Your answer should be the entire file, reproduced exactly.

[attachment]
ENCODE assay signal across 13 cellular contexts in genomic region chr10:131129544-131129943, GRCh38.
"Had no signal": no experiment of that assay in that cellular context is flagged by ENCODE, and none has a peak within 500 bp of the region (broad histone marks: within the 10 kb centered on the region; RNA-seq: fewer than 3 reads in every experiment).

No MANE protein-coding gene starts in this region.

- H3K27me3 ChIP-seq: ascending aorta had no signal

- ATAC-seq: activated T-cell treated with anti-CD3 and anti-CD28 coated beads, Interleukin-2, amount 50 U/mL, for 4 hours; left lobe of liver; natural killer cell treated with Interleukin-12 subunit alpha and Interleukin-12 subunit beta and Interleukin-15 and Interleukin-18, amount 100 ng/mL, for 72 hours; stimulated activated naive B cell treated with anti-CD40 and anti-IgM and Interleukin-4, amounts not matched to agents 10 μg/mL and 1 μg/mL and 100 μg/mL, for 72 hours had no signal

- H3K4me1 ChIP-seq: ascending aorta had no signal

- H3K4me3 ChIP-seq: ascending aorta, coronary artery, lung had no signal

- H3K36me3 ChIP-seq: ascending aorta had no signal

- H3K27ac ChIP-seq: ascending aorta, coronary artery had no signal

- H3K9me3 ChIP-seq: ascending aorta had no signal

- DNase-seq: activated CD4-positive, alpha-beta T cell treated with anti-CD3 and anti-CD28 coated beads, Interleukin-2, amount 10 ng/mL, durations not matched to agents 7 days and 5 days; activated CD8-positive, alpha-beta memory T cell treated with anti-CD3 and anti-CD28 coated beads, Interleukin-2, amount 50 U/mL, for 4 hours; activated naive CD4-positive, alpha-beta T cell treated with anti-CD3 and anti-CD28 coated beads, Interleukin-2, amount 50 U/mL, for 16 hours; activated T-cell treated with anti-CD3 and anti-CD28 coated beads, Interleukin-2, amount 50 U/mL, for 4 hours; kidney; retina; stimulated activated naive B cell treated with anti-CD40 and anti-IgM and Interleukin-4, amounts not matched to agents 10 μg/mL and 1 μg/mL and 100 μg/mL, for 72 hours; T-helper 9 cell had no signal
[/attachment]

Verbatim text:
ENCODE assay signal across 13 cellular contexts in genomic region chr10:131129544-131129943, GRCh38.
"Had no signal": no experiment of that assay in that cellular context is flagged by ENCODE, and none has a peak within 500 bp of the region (broad histone marks: within the 10 kb centered on the region; RNA-seq: fewer than 3 reads in every experiment).

No MANE protein-coding gene starts in this region.

- H3K27me3 ChIP-seq: ascending aorta had no signal

- ATAC-seq: activated T-cell treated with anti-CD3 and anti-CD28 coated beads, Interleukin-2, amount 50 U/mL, for 4 hours; left lobe of liver; natural killer cell treated with Interleukin-12 subunit alpha and Interleukin-12 subunit beta and Interleukin-15 and Interleukin-18, amount 100 ng/mL, for 72 hours; stimulated activated naive B cell treated with anti-CD40 and anti-IgM and Interleukin-4, amounts not matched to agents 10 μg/mL and 1 μg/mL and 100 μg/mL, for 72 hours had no signal

- H3K4me1 ChIP-seq: ascending aorta had no signal

- H3K4me3 ChIP-seq: ascending aorta, coronary artery, lung had no signal

- H3K36me3 ChIP-seq: ascending aorta had no signal

- H3K27ac ChIP-seq: ascending aorta, coronary artery had no signal

- H3K9me3 ChIP-seq: ascending aorta had no signal

- DNase-seq: activated CD4-positive, alpha-beta T cell treated with anti-CD3 and anti-CD28 coated beads, Interleukin-2, amount 10 ng/mL, durations not matched to agents 7 days and 5 days; activated CD8-positive, alpha-beta memory T cell treated with anti-CD3 and anti-CD28 coated beads, Interleukin-2, amount 50 U/mL, for 4 hours; activated naive CD4-positive, alpha-beta T cell treated with anti-CD3 and anti-CD28 coated beads, Interleukin-2, amount 50 U/mL, for 16 hours; activated T-cell treated with anti-CD3 and anti-CD28 coated beads, Interleukin-2, amount 50 U/mL, for 4 hours; kidney; retina; stimulated activated naive B cell treated with anti-CD40 and anti-IgM and Interleukin-4, amounts not matched to agents 10 μg/mL and 1 μg/mL and 100 μg/mL, for 72 hours; T-helper 9 cell had no signal